The 1st Workshop on “Behavior, Emotion and Representation: Building Blocks of Interaction” will be held in Bielefeld (Germany) in October 17, 2017. This Workshop is a satellite event of the HAI 2017 conference. This full day workshop is at the crossroad of Human perception, Affective Computing, Psychology and Cognitive Representation research domains. The first objective of this workshop is to stimulate exchange from a multidisciplinary point of view between these research communities on the specific topic of underlying tools and models for new building blocks for natural and intuitive interaction. The second objective is to discuss the cognitive abilities and physiological parameters of users to provide assistance in human-machine interactions.

Workshop context

Natural behavior skills based on cognitive abilities are key challenges for robots, virtual agents and intelligent machines while interacting with humans. This becomes particular evident by the expected increase in the use of intelligent interaction partners designed to support humans in everyday situations within the next coming decade (such as virtual coaches, companion robots, assistive systems and autonomous cars). These systems will need to develop their autonomy and they have to elicit social interaction and social synchrony. In order to achieve these goals, their perception of humans, as well as their behavior, must build on more complex inputs about emotion, mental state and models of the human partners compared to the mainly more low-level based approaches currently in use. Recent advances in multidisciplinary research on behavior, emotional states, visual behavior, neurofeedback, physiological parameters or mental memory representations help to understand the cognitive background of action and interaction in everyday interactions and therefore to pave the way for the design of new building blocks for a more natural and intuitive human-machine interaction.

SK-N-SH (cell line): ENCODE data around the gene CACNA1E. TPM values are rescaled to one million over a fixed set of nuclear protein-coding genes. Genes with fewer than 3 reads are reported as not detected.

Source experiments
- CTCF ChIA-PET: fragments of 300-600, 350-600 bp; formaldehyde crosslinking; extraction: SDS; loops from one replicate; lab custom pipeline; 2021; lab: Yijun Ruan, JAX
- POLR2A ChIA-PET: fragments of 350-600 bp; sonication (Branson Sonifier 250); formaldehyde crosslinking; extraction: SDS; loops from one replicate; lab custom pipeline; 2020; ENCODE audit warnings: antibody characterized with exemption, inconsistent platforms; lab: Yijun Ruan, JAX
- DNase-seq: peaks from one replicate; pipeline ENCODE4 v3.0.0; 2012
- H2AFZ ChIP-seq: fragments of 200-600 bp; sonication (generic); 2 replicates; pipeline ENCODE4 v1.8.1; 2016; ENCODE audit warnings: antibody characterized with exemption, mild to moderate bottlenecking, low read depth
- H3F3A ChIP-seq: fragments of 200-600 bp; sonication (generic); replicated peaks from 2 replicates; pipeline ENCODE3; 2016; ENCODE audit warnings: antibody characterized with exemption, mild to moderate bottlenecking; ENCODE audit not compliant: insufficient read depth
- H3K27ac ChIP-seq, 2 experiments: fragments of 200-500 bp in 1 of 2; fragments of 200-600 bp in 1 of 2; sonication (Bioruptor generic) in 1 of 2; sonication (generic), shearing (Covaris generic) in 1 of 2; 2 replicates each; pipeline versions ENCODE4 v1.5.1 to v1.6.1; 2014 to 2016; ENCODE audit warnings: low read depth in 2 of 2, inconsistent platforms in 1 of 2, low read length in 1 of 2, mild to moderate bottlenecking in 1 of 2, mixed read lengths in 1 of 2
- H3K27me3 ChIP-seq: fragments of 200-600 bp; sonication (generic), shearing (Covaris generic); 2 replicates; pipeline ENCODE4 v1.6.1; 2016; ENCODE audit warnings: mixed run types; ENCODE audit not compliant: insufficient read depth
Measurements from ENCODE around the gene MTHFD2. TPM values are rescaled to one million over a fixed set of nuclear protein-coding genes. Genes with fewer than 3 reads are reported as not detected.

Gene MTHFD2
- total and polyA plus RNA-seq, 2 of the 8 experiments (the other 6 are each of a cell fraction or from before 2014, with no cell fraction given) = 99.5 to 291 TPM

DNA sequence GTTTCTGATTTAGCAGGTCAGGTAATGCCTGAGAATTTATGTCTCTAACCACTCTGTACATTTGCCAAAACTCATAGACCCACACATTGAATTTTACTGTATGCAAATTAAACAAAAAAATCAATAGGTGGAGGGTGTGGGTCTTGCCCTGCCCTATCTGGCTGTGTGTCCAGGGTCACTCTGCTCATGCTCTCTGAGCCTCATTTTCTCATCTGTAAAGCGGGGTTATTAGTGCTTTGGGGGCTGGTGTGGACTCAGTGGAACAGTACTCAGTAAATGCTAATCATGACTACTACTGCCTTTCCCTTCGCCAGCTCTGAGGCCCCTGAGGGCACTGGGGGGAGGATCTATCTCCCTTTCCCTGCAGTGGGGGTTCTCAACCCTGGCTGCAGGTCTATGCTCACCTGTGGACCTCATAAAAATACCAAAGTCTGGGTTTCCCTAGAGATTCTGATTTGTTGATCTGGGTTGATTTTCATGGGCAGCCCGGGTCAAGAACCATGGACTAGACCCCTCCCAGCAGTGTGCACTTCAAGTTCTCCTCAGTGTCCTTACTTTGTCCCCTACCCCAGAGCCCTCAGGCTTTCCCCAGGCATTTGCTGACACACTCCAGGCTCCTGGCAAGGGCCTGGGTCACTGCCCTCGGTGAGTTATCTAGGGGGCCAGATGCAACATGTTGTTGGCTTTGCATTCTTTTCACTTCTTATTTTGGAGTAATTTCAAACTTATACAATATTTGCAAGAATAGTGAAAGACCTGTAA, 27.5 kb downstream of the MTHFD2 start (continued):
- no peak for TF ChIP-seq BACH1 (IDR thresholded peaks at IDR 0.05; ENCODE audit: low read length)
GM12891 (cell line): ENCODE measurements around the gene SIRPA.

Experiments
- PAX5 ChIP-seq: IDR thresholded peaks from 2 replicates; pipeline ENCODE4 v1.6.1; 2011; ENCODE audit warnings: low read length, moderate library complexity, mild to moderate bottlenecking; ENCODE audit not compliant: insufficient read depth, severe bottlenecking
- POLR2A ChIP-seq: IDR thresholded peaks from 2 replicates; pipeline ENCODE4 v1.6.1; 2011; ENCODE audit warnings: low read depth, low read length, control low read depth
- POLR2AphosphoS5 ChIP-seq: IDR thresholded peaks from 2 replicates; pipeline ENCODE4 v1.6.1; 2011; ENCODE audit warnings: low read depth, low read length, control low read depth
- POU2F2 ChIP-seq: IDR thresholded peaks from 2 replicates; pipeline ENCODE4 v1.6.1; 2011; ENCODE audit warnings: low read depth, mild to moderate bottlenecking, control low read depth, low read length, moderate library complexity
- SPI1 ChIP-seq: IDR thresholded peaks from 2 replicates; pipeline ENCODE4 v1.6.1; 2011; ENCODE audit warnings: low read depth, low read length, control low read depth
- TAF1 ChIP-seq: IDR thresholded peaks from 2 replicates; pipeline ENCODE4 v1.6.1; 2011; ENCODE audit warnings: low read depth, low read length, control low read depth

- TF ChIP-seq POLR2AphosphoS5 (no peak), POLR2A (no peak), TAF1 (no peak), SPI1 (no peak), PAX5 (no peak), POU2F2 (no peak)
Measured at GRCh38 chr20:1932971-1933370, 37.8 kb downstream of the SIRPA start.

Collecting and analyzing multi-modal data from different measurements also allows constructing solid computational models. These blocks of interaction will serve as basis for building artificial cognitive systems being able to interact with humans in an intuitive way and to acquire new skills by learning from the user. This will result in new forms of human-computer interaction such as individualized, adaptive assistance systems for scaffolding cognitive, emotional and attentive learning processes. In this context, it is clearly advantageous for intelligent robots and virtual agents to know how these cognitive representations and physiological parameters are formed, stabilized and adapted during different phases in daily actions. This knowledge enables a technical system to specify and perceive individual’s current level of learning and performance, and therefore to shape the interaction. These interactions must be (socially) appropriate, not excessive. Such systems can assist users in developing (interaction) skills in a variety of domains and during different phases in daily-life actions. At the same time, interactive systems should fulfill constraints such as usability, acceptability and ethics.

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